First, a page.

A Call to Action—”Wake Up, Sleepyhead!”

by Lisa on April 3, 2012

The service is over. The grief-impaired people stay silent. Pew by pew, the mourners are beginning to be dismissed. The rows at the front of the church are let out first. The people stand, turn, and exit the wood-benched area they have been sitting in. They quietly shuffle toward the two sets of double doors at the back of the church—side by side, shoulder to shoulder, body to body. They do not utter a word.

A bottleneck develops at the doorway. The bereaved are forced to slow down. The same two sets of doors that were a clog at the beginning of the service have now become a people dam.  The anguished quietly wait for one another to move through obstruction.

As the masses crawl past me at a snail’s pace, I watch their tear-stained, sullen faces. No smiles, only deep sadness. More people move by. More profound sorrow. It’s almost unbearable. Being acutely in the scene being played out before me, I think back to my own Mother’s funeral. To the difficult heartbreak. To the cruelty of death. To the bad-dream quality of it. The unplanned for. The unthinkable. The unwanted,  But, yet, the inevitable—for us all.

I refocus on the people milling past. Drawn. Tight. Anxious. My mind screams, “People wake up! This will be you too someday! You are going to die! You are going to experience the unplanned for, the unthinkable, the unwanted! You are en route to the inevitable! You will be the one that people mourn over, grieve over, anguish over! What are you doing with your lives? Did you not just hear what the priest said? There is hope!”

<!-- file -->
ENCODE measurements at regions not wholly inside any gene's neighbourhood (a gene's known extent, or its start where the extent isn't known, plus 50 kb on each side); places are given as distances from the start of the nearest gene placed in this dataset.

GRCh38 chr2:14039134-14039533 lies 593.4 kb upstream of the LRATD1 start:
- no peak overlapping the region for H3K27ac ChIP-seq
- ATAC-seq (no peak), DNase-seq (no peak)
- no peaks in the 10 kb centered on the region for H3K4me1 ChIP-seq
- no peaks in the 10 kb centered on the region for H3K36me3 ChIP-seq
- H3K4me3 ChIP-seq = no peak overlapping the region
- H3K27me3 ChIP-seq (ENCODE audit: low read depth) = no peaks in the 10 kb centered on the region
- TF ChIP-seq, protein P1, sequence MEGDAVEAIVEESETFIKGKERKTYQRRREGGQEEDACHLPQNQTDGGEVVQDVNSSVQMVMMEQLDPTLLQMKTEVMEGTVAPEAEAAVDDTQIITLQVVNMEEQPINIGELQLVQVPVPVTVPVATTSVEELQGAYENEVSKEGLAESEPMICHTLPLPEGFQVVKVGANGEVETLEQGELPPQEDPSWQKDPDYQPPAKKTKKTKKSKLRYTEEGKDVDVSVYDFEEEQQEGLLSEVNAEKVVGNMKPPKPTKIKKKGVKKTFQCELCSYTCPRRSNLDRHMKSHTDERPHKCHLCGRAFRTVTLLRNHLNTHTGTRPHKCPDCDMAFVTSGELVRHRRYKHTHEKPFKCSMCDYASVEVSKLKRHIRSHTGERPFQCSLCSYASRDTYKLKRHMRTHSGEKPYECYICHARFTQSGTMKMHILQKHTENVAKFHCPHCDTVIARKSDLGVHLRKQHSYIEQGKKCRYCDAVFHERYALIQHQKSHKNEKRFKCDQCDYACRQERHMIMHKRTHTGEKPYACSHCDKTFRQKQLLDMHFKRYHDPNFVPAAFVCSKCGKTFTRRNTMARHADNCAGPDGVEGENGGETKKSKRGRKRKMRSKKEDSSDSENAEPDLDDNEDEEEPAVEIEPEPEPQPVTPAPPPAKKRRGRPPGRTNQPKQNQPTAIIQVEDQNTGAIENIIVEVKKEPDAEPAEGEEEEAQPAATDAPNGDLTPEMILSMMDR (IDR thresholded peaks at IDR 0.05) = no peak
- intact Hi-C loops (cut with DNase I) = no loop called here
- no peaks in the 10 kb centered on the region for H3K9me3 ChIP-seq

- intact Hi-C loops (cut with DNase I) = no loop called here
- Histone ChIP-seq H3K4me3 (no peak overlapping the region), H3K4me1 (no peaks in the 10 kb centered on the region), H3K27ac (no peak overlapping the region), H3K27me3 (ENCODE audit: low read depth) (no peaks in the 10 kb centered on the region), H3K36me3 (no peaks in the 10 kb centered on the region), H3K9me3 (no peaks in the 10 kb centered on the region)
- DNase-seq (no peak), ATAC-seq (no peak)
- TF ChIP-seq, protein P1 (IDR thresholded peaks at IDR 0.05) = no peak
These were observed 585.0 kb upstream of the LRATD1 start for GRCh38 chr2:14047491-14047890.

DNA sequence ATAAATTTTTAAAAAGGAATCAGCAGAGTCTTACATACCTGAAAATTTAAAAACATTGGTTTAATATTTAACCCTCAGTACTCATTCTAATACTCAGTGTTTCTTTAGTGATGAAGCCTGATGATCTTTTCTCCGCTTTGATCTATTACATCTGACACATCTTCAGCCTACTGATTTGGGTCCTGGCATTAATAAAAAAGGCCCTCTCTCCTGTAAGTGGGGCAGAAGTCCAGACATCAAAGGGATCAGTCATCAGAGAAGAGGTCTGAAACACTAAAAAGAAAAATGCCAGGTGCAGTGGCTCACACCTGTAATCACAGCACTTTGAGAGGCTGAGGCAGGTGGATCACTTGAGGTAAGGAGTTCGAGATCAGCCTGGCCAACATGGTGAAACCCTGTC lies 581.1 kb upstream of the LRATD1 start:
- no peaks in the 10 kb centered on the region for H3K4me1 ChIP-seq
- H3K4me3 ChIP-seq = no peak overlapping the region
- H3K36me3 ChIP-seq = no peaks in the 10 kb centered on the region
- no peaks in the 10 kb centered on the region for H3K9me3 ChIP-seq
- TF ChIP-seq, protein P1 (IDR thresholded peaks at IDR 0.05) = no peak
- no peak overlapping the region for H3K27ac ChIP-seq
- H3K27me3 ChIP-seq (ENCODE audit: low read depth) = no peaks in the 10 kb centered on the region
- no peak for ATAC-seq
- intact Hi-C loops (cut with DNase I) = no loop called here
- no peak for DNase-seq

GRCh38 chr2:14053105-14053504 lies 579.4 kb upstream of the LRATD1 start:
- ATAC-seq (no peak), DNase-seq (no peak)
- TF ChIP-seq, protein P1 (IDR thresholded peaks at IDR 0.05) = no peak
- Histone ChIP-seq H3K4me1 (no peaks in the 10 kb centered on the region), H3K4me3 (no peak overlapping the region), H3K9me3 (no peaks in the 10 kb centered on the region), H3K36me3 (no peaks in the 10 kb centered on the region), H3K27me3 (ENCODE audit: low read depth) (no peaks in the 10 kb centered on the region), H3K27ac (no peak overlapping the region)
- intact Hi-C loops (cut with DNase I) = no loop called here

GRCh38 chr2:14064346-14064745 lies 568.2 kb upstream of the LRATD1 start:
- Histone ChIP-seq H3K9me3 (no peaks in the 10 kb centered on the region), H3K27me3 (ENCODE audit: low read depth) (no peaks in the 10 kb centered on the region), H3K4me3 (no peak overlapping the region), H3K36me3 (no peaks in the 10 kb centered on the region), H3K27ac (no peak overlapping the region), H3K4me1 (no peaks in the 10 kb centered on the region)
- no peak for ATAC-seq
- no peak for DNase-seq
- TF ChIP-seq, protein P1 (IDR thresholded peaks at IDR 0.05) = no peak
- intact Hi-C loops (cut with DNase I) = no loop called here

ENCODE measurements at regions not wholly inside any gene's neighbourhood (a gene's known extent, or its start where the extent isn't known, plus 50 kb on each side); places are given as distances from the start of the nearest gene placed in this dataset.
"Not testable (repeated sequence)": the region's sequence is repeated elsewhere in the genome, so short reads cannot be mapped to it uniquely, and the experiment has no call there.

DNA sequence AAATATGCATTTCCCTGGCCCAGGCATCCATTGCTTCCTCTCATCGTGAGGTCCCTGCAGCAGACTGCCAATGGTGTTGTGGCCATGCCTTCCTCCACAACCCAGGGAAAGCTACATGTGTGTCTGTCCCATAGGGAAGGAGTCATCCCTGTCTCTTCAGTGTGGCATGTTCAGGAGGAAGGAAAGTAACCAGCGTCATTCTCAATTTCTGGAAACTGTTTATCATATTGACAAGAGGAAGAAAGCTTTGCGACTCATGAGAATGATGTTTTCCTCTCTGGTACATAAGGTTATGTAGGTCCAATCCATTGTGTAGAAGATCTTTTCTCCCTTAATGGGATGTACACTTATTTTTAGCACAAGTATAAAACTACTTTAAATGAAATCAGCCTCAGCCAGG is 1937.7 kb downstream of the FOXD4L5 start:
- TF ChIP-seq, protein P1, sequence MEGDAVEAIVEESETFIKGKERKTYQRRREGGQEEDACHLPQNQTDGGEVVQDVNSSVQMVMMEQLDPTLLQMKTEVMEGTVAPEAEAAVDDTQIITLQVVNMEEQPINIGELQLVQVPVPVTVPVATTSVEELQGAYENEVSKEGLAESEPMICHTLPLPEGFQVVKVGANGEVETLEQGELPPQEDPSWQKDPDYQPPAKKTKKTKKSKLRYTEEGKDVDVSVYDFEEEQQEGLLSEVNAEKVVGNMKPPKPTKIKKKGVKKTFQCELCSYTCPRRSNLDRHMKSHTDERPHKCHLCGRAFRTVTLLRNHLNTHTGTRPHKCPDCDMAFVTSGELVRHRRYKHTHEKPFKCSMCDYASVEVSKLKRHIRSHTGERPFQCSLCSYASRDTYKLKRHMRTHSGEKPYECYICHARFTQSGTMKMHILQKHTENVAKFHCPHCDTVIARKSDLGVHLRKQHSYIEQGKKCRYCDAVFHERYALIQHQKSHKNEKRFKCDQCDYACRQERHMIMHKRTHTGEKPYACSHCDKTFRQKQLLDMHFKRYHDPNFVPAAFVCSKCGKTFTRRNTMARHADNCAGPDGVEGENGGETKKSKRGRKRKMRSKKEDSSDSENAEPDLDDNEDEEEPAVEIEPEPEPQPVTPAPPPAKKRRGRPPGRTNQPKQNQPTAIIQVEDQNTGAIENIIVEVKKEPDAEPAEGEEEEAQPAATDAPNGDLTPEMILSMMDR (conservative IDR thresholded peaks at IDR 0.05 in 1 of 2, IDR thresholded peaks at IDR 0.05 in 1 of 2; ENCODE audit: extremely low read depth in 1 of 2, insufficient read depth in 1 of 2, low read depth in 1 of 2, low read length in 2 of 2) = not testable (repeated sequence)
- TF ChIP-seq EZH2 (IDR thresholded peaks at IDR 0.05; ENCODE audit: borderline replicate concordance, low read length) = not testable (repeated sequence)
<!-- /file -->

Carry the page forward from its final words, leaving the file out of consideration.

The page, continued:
Face after face. Story after story. Life after life. I see someone’s sister. Someone’s son. Someone’s mother. Someone’s uncle. Someone’s wife. Someone’s child. Someone’s daughter. Someone’s friend. Someone’s lover. Someone’s dentist. Someone’s waitress. Someone’s contractor. Someone’s insurance agent. Someone’s teacher. Someone’s doctor. Someone. Anyone. Everyone. All headed toward the unplanned for, the unthinkable, the unwanted. All moving toward the inevitable.

I want to run, grab each one of these mourners by the shoulders, shake them and yell, “Wake up! Wake up! This is not it! There is more!”

“There is hope, people! There is promise, people! There is joy, people! There is freedom from the inevitable! Did you not hear the priest’s words? Did they not resonate with you at all? Do you want hope? Do you want joy? Do you want freedom? Did you hear his words, people? Cling to them! Trust them! Believe them! He did—the one you mourn for. He did. HE DID! And, he is alive! Free from grief and sorrow. Free from life encumbered. Free from pain and suffering. Free because he trusted. Free because he believed. He is free! Alive, and free, in Christ Jesus. Hallelujah! And, praise God he did!”

“Wake up, sleepyhead! Make yourself uncomfortable! Force yourself to think about the inevitable! Do it! Do you want hope? Do you want promise? Do you want joy?”

“Do you want freedom from the inevitable?”

—What do you believe?





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